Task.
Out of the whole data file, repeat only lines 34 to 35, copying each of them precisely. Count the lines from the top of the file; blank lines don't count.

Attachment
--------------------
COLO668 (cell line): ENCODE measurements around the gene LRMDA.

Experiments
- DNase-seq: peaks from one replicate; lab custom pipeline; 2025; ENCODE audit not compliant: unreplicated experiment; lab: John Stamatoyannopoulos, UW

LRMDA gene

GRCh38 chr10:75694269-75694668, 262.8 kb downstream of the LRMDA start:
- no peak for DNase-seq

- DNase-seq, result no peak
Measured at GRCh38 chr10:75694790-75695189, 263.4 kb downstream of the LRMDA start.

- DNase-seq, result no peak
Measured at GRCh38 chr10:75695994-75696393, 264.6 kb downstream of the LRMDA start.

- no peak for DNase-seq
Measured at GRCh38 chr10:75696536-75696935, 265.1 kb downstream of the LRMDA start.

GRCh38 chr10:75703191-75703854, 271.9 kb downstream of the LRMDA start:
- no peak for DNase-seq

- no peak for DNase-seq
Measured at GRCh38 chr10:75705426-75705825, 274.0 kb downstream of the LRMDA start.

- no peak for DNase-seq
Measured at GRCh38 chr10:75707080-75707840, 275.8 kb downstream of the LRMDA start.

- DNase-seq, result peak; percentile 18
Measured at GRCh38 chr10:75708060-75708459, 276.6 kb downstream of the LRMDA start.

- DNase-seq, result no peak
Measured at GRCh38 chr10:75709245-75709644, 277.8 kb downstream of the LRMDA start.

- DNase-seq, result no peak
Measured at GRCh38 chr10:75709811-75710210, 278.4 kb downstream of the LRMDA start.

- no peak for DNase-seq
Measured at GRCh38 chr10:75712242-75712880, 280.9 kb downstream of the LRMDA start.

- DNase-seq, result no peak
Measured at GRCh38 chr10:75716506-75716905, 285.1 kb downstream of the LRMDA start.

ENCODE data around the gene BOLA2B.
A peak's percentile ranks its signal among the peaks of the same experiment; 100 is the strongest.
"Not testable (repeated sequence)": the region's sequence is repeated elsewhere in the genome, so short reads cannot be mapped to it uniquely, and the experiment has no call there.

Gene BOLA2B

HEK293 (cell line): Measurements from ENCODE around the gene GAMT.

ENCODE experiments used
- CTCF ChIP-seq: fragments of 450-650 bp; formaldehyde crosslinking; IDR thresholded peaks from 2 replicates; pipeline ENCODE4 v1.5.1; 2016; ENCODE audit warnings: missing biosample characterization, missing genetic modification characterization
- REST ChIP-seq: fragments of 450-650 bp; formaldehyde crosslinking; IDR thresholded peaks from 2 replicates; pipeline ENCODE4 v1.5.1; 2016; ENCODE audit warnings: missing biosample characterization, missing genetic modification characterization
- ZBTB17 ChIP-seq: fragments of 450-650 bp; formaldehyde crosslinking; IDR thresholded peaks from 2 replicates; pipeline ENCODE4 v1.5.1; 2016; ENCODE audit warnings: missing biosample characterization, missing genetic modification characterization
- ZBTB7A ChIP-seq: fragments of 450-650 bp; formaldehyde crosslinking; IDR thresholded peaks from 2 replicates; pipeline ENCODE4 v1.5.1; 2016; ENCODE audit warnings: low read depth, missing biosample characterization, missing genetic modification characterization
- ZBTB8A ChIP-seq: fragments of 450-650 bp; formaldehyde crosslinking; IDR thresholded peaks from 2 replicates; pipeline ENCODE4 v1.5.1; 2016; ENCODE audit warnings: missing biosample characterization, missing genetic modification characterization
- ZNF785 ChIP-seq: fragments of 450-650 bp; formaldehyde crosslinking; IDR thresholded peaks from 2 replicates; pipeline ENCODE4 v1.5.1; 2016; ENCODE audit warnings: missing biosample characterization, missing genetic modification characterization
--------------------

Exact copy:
ENCODE experiments used
- CTCF ChIP-seq: fragments of 450-650 bp; formaldehyde crosslinking; IDR thresholded peaks from 2 replicates; pipeline ENCODE4 v1.5.1; 2016; ENCODE audit warnings: missing biosample characterization, missing genetic modification characterization